Caitriona Balfe is heading into some uncharted territory in Season 4 of Starz’s romantic drama “Outlander.” The upcoming season on Starz will deal with Balfe’s character Claire and Jamie (Sam Heughan) forging their own path in America and creating Fraser’s Ridge.
Fresh off her third consecutive Golden Globe nomination, Balfe recently spoke with Gold Derby’s resident “Outlander” experts Rob Licuria and Amanda Spears in a video chat about what happened on Season 3, an awkward fan interaction and what fans can expect from Season 4. Watch the exclusive video above and read the entire interview transcript below.
Gold Derby (Rob Licuria): Caitriona Balfe, looking back over Season 3 of “Outlander,” it was a really good season. Fans loved it, the critics loved it. Can you recall your highlight moment or scene in terms of what you were most proud of?
Caitriona Balfe: Ooh. There’s a couple of things. We had Episode 3, it had this real “Who’s Afraid of Virginia Woolf” vibe, these two people just stewing in their misery. There was something really satisfying about that. That was kind of fun to do. Actually, you know what, one of the fun things even though I absolutely dreaded it was turtle soup, just ‘cause it’s kind of ridiculous and fun to do something drunk. Sam was telling me that it was a little too close to home. He’s seen me after a few drinks. Not the rest of the stuff, just the drunk Caitriona (laughs). But yeah, I don’t know, a lot of the different stuff. It was also cool to ramble around a pretend jungle for three days and do all that stuff. That was kind of fun.
Gold Derby (Amanda Spears): Well speaking of that in “Uncharted,” it seems like Claire’s doing her version of “Cast Away.” Was that as emotionally and physically draining as it looked onscreen?
CB: It was funny because you have to plot these three days and what happens. Dehydration I guess was the biggest thing and a lot of the research, I read accounts of people who, their car breaks down in the desert and they go walking and you’re like, “Why would you ever do that?“ But it’s interesting how quickly your body starts to break down if you don’t have water. You can survive for so long without food but it’s that kind of water issue is the real problem. But it was probably arduous in the way that it was very hot. We were in South Africa and when you’re on your own and it’s just you and the crew, you don’t really have anything to say so you’re not really emoting, it’s quite a mental challenge. It was great, though. We did it over about five days, maybe six days. You do kind of get into this zone a little bit, but luckily I had bottles of water at hand so it wasn’t that bad.
GD (Rob): Thank god for that. I think that would’ve just been a bit too method.
CB: (Laughs.) They didn’t try and kill me for it, which was quite nice.
GD (Rob): We’ve had the pleasure of speaking with you, Caitriona, over the last few seasons and I’ve asked questions about how the show’s affected your career and what it’s meant to you but we’d really love to know, actually, how for three and a half seasons so far, how has this show actually affected and most impacted you on a personal level?
CB: I think the show, on a personal level it’s affected in the way that I have a really steady job (laughs). I spent most of my adult life before I got this just traveling around and never really had stability. I also think that there’s something in the doing of something as big as this, just that day to day being on-set, just finishing a day, it gives you a real confidence in your ability to achieve something that I guess I didn’t have with my previous career. There’s a real family atmosphere with this show. I think anyone who’s on a show this long gets that. There’s something really grounding about being amongst 200 extended family members every day and getting to know them and them getting to know you on a real intimate personal level, and having that community, I think it’s a really beneficial thing on a personal growth level, if that makes sense.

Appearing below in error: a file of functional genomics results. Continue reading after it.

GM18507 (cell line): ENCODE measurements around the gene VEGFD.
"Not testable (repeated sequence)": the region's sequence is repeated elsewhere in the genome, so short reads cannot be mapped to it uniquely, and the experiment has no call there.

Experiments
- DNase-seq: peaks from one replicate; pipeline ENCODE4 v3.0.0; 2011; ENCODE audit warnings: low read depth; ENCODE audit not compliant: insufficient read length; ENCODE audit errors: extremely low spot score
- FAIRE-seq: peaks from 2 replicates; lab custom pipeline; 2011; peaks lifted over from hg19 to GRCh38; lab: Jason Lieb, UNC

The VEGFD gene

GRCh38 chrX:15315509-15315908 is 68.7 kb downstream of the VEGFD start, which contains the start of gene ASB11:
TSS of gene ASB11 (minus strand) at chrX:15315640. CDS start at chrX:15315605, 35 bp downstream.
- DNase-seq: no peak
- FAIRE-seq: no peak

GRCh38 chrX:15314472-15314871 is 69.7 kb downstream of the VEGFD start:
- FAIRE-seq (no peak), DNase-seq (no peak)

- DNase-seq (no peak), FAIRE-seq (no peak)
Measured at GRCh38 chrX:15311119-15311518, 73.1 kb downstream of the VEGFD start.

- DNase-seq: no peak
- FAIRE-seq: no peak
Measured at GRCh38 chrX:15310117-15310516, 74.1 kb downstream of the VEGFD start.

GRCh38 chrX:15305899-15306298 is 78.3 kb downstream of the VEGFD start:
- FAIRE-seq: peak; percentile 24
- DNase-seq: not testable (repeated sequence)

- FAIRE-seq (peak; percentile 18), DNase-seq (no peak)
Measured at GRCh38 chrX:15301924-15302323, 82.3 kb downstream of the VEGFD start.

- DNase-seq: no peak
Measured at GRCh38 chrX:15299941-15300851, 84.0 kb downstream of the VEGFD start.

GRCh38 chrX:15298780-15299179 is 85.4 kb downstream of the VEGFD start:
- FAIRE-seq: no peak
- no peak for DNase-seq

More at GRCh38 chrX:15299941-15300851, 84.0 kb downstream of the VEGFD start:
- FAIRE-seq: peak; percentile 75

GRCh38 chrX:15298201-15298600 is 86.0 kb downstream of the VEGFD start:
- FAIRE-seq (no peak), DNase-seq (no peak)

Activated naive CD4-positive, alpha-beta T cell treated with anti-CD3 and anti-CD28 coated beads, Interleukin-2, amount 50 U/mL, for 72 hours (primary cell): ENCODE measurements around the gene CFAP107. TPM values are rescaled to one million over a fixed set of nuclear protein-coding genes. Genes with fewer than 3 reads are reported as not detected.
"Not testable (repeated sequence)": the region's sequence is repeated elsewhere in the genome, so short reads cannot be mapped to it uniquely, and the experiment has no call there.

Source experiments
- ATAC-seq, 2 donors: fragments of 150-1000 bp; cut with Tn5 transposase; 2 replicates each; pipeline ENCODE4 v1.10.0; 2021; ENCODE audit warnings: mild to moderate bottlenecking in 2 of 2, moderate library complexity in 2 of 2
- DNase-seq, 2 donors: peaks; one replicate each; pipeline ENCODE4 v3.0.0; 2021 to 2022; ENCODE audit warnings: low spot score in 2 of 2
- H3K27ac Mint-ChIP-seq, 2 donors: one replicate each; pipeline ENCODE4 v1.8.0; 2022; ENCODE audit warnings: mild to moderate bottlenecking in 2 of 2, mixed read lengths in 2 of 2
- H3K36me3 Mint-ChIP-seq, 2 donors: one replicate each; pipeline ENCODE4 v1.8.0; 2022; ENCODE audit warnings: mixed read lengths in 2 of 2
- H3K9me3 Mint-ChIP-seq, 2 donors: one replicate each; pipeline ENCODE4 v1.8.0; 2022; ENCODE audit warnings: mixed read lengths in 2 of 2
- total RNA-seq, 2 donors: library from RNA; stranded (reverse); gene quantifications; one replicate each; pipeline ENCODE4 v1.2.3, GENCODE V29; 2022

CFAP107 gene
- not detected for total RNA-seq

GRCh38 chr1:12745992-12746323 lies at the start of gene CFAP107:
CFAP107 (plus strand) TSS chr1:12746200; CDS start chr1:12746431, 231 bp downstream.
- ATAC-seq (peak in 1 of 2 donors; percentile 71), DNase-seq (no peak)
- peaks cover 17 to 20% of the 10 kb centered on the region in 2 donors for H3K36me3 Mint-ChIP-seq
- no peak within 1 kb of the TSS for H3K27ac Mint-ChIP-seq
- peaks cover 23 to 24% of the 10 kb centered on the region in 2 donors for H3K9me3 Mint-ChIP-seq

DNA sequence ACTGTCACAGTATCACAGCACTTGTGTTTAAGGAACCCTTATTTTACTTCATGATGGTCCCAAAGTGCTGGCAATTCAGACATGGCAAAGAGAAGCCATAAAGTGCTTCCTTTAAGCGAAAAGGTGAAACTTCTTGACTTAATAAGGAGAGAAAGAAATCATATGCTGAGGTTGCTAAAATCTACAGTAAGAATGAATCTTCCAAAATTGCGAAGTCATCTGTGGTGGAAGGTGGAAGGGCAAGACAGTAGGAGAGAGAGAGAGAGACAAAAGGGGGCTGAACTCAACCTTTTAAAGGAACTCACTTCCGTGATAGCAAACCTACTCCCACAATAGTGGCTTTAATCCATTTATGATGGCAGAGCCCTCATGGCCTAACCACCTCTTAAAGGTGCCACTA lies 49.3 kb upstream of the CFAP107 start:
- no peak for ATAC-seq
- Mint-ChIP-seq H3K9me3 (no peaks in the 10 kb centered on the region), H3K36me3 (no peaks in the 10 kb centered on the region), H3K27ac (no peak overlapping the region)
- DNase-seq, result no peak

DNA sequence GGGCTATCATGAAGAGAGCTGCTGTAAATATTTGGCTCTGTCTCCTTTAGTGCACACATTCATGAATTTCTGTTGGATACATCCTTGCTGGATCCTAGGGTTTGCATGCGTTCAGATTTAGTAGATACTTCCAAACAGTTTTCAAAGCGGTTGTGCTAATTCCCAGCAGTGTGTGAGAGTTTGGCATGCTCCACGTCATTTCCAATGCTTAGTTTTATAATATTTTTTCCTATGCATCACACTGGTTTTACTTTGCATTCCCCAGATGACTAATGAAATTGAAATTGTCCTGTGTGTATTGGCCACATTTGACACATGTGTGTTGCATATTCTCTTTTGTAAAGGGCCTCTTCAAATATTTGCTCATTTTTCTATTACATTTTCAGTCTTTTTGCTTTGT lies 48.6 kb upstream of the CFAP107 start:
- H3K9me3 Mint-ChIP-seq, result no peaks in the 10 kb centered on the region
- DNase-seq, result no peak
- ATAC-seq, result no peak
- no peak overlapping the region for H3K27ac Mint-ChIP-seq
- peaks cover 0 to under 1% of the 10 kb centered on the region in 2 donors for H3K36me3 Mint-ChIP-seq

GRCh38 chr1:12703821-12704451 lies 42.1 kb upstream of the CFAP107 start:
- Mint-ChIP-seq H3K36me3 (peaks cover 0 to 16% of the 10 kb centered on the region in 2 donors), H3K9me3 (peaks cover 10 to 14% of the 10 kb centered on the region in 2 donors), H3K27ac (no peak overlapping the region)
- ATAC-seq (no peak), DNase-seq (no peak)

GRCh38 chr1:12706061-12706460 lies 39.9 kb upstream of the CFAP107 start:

GD (Amanda): So you received your third consecutive Golden Globe nomination. Congratulations. They usually don’t nominate people that many times. How did you find out and what was the evening like?
CB: I believe I was at work. We were on-set and I really was not expecting it at all. You kind of like to not think about those things because inevitably it’s such an exciting thing if it happens, but obviously it doesn’t happen very often so there’s gonna be a time when you’re not gonna be, and you just sort of want to not think about the day or that kind of thing. I was just working and somebody called me. I think my agent called me. It was just very, very exciting.
GD (Rob): It is exciting. You’re an old hat at this now, third nomination, you’re like, “Yeah, whatevs.” You went and had a drink, you went to the party. It was all good.
CB: I didn’t, I was so sick! I spent the previous two days in bed. I’d flown from Australia actually to L.A. and got this horrible flu. I’d managed to go out the first night to an event and then spent the next two days in bed with drips and juices and all kinds of things so it was actually quite a quiet night. I went to bed pretty early.
GD (Rob): Bloody Australia, thanks a lot.
CB: The Australian flu.
GD (Rob): The Australian flu. Let’s actually start to delve a little into Season 4. So you’re shooting Season 4 now in Scotland, is that right?
CB: Yeah, we’re almost finished. We have three weeks left, actually.
GD (Rob): How exciting. How’s it going? How have you found the shoot, getting back together with the cast and crew for Season 4?